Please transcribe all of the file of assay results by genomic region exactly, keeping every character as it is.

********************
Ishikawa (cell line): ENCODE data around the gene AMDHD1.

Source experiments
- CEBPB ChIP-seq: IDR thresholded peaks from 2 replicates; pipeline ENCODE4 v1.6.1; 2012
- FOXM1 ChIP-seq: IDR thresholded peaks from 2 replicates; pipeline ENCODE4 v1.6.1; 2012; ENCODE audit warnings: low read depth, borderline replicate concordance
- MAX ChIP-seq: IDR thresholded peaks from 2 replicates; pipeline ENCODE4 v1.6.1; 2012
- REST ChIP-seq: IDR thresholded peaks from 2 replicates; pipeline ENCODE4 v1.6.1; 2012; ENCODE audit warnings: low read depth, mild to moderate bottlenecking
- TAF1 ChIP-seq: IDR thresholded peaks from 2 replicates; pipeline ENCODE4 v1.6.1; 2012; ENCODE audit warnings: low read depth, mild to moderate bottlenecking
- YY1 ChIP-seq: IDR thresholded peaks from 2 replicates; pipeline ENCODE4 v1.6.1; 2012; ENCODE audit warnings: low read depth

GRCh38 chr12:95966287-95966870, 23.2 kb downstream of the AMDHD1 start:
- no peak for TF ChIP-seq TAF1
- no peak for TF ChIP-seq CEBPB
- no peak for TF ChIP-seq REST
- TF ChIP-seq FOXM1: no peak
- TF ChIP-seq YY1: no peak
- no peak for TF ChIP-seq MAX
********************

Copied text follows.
Ishikawa (cell line): ENCODE data around the gene AMDHD1.

Source experiments
- CEBPB ChIP-seq: IDR thresholded peaks from 2 replicates; pipeline ENCODE4 v1.6.1; 2012
- FOXM1 ChIP-seq: IDR thresholded peaks from 2 replicates; pipeline ENCODE4 v1.6.1; 2012; ENCODE audit warnings: low read depth, borderline replicate concordance
- MAX ChIP-seq: IDR thresholded peaks from 2 replicates; pipeline ENCODE4 v1.6.1; 2012
- REST ChIP-seq: IDR thresholded peaks from 2 replicates; pipeline ENCODE4 v1.6.1; 2012; ENCODE audit warnings: low read depth, mild to moderate bottlenecking
- TAF1 ChIP-seq: IDR thresholded peaks from 2 replicates; pipeline ENCODE4 v1.6.1; 2012; ENCODE audit warnings: low read depth, mild to moderate bottlenecking
- YY1 ChIP-seq: IDR thresholded peaks from 2 replicates; pipeline ENCODE4 v1.6.1; 2012; ENCODE audit warnings: low read depth

GRCh38 chr12:95966287-95966870, 23.2 kb downstream of the AMDHD1 start:
- no peak for TF ChIP-seq TAF1
- no peak for TF ChIP-seq CEBPB
- no peak for TF ChIP-seq REST
- TF ChIP-seq FOXM1: no peak
- TF ChIP-seq YY1: no peak
- no peak for TF ChIP-seq MAX